When I think of Jean I see her greeting me with warmth; I see her greeting me as a prospective student at the Urban Education Open House, greeting my cohort at our very first doctoral class on Urban Pedagogy, greeting us at Foley Square for an Occupy protest, greeting us at an end-of-semester party swilling a glass of wine—I guess I don’t ever really think about her saying good-bye to us; only saying “hello” and “welcome.” It’s a picture that doesn’t exactly match the other image that I have of her: the version that is sharp-witted, that expertly challenged mainstream truths, and the version that would tell you if your interpretation was weak or just plain wrong.
Jean exposed us to new ideas and new ways of seeing the world—after a class with Jean you had to see the world differently because she had just spent a semester blowing apart the world you thought you knew. She pushed us toward activism, asked us to question the world as if we possessed none of the social and cultural capital that allows us to make sense of it. She asked us to “study up” to stay in the classroom, to focus on the work, to keep finding ways to talk about inequity and injustice with our colleagues at schools, with the high school and college students we teach, with anyone who would listen. She was focused on all of the things that we could do, all of the ways that we could affect the world. It was tremendously empowering to be her student.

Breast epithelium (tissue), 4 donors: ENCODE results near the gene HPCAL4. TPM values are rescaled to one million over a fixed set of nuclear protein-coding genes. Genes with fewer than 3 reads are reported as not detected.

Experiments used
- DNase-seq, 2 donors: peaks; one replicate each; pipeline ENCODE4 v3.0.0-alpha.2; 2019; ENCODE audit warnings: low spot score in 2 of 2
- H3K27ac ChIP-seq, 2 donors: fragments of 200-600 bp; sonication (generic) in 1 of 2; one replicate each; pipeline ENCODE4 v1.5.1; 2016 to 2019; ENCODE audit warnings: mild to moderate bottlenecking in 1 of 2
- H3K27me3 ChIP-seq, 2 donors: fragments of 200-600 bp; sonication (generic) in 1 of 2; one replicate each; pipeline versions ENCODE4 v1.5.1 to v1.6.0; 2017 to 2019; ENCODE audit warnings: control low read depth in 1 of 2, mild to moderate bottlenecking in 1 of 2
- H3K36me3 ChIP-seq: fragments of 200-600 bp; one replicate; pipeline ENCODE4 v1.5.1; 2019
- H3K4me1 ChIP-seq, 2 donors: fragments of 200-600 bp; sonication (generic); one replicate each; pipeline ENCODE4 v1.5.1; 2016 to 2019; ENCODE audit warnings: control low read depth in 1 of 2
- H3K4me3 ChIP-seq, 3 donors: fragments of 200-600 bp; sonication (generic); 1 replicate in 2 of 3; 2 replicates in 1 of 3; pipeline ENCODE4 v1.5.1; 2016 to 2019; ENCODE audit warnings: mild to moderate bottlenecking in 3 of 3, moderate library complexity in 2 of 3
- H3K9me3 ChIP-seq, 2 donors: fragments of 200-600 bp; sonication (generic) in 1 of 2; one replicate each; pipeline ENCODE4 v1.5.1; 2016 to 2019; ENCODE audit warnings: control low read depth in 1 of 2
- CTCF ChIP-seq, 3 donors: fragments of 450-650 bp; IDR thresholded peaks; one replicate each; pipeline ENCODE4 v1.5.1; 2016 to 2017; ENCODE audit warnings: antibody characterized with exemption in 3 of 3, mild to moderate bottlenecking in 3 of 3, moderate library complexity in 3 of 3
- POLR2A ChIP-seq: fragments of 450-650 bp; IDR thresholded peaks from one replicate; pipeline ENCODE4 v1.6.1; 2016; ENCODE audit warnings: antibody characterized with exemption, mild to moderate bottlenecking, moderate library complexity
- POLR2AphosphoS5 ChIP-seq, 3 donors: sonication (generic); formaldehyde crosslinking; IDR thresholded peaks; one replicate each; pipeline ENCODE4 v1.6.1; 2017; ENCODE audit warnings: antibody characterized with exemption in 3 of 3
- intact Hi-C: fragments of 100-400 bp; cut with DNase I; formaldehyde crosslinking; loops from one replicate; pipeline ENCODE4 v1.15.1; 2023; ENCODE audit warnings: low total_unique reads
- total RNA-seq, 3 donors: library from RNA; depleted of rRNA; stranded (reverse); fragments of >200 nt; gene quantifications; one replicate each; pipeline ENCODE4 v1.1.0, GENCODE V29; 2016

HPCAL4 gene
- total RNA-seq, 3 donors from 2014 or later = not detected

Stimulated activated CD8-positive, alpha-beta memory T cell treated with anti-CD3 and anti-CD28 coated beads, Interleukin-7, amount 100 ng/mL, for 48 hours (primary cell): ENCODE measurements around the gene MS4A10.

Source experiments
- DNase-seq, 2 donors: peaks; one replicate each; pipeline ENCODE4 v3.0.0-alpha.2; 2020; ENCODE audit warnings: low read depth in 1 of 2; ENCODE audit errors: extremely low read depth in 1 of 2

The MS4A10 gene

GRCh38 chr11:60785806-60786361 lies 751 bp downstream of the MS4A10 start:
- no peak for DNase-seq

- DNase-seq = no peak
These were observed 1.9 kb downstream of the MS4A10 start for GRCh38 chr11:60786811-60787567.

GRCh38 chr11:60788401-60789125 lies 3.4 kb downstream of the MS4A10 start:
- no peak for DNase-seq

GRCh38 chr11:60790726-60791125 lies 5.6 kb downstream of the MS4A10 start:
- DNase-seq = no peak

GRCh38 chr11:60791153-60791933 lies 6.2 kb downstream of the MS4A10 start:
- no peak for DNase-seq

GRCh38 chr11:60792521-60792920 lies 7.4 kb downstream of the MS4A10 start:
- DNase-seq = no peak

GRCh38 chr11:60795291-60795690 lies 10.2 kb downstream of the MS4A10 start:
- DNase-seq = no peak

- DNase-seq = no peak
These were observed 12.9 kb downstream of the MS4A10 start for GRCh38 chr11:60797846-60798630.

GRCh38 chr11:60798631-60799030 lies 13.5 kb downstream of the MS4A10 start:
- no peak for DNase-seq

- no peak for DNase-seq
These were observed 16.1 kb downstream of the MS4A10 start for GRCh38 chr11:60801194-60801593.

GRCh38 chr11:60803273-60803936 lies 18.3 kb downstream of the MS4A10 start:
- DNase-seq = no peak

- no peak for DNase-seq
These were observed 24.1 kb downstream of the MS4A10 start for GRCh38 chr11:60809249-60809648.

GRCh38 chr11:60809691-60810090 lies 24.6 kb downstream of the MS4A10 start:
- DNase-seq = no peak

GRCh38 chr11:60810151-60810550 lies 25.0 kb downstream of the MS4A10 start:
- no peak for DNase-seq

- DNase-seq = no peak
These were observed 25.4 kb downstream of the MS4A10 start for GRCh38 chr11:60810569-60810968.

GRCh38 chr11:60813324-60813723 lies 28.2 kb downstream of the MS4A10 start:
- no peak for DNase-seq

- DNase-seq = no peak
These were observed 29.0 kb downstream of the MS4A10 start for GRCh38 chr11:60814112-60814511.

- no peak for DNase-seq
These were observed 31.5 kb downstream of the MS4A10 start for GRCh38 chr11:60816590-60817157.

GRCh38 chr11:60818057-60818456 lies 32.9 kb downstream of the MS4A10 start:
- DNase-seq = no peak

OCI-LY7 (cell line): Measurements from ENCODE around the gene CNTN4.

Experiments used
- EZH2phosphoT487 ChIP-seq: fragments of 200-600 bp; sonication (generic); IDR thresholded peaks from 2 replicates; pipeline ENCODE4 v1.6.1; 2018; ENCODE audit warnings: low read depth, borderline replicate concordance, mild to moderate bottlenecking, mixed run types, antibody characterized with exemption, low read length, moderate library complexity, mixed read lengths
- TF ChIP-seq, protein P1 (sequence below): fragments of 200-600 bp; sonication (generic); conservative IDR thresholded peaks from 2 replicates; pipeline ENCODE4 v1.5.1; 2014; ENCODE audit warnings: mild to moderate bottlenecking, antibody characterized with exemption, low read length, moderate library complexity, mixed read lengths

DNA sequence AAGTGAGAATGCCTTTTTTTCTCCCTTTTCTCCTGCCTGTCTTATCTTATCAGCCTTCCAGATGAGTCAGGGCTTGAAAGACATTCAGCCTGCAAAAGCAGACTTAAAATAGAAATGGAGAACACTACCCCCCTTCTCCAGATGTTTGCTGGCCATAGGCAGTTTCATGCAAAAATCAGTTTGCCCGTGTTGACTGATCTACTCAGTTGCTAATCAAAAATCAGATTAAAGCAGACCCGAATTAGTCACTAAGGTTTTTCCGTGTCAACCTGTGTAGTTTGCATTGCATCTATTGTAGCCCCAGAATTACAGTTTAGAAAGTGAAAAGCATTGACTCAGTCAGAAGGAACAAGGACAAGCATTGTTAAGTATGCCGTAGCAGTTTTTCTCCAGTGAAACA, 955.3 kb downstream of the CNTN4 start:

Jean Anyon was a mentor to me in a very full sense– I learned from her words and actions, from watching her and from her advice to me. She really knew herself, and thus really was herself as our teacher. (She never was just my teacher, always our teacher, because she helped us to see how the small group of us that studied with her around the same time were connected to each other, and would be throughout our careers). Her way of synthesizing theories, arguments, data, and the impacts of policies into stories that were meaningful to everyday lives dazzled and inspired me. Her understanding of what her work was and wasn’t, who her work was for and for whom it wasn’t, was a contagious sort of ethic– she knew what could be leveraged on behalf of communities from within the academy, and did so without apology.
As I said in the acknowledgements of my first book (the book that came from my dissertation research conducted with Jean’s guidance), Jean taught me to write for an audience that does not think like me, and she made me brave as a theorist. As important as her work is to fields of education research, curriculum, and social theory, she was more important in the lives of her students because we had the pleasure of thinking alongside her.